Boy, 10, told to walk home from school with 2 broken wrists: parents

EDMONTON — The parents of a Sherwood Park boy are sounding the alarm after their son was told to walk home from school after breaking both wrists, and the parents say they didn’t receive a call from any officials.

Ten-year-old Ricards Stemme was playing on the swings on Tuesday with his Grade 5 classmates shortly before end of day dismissal when he fell.

Ricards Stemme and his dad Lotar.

“I landed on both my arms,” he told CTV News Edmonton on Saturday.

“It was the worst pain I’ve ever felt.”

He says he immediately found a teacher and asked for help.

“I told her my wrist was hurting and she asked me if I could move a finger and I only could move my pointer finger and she said that I’m fine.”

“The teacher told me to walk home and put an ice pack on, and so I did what she said.”

Ricards said the teacher helped him put on his backpack and then he walked home and banged on the door, waking up his mother, who was sleeping after a night shift.

“He was smart enough to go walk around the house and get in such way in the house and wake up the mom because he was crying,” said Ricards’ dad Lotar Stemme.

Lotar says Ricards’ mother, a health care aide, immediately took him to the hospital where doctors found that both his wrists were broken, and one was dislocated.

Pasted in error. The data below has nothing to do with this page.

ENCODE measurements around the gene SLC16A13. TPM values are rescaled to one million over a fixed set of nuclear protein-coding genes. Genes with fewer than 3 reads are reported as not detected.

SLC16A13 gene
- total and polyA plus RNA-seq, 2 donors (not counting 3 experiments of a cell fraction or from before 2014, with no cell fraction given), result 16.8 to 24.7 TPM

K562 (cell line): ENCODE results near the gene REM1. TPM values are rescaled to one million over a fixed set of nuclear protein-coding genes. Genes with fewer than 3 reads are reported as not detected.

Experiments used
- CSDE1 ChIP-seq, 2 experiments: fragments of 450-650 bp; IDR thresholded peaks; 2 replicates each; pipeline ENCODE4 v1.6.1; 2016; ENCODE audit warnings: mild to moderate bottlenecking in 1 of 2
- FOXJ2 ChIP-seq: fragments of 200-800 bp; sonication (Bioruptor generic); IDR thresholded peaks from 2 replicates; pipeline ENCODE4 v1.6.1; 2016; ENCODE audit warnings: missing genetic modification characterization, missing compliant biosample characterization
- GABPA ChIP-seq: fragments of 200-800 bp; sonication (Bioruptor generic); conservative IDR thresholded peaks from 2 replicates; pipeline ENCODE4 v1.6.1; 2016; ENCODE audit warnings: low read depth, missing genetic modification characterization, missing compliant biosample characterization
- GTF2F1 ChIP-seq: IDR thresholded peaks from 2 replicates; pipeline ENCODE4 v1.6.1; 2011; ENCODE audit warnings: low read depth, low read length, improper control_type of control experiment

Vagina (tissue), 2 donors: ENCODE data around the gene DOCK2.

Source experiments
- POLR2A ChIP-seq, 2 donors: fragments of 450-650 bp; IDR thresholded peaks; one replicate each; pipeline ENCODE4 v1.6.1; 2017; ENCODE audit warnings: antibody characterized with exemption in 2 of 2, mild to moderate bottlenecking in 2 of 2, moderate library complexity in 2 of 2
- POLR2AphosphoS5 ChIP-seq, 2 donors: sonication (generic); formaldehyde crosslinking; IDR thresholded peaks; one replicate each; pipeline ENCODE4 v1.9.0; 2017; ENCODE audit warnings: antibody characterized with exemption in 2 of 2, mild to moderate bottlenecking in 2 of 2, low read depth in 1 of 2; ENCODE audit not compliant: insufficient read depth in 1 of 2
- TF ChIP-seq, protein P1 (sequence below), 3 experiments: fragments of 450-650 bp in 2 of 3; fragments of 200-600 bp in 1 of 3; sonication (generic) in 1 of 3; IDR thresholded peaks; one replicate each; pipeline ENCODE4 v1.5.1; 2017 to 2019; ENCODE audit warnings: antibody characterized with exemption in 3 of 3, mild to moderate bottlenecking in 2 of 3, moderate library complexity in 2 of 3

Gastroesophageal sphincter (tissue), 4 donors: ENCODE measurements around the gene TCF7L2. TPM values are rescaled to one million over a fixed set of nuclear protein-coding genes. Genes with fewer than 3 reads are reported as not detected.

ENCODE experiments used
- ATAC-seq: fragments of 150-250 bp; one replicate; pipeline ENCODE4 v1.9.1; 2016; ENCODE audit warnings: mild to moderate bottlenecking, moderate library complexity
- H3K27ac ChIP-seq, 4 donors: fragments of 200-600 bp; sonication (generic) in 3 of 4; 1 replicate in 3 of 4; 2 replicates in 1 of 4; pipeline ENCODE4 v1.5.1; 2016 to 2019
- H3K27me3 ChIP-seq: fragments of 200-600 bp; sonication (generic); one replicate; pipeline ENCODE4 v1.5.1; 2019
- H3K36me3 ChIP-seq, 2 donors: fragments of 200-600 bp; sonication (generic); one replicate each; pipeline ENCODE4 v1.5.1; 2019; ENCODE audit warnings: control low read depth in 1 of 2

He also says they never received a call from the school.

“He was crying, and she didn’t take care about it and didn’t assess properly, and was sent home,” Lotar said.

“The school didn’t call us. This is the biggest concern for us.”

He said they went to the school the next day, and found that the principal hadn’t been informed about the accident either.

“We went to the principal the next day, I took my day off, and we told what happened and he was surprised that nobody informed him about this accident.”

Elk Island Public Schools says it was informed a student was injured. In a statement the school division says “the news of the situation is very concerning.” it went on to say “Division personnel are reviewing the incident.

“I believe something wrong in the system,” Lotar said.

He hopes changes will be made, so that other students don’t have to go through what Ricards did.  

With files from CTV News Edmonton’s Amanda Anderson.

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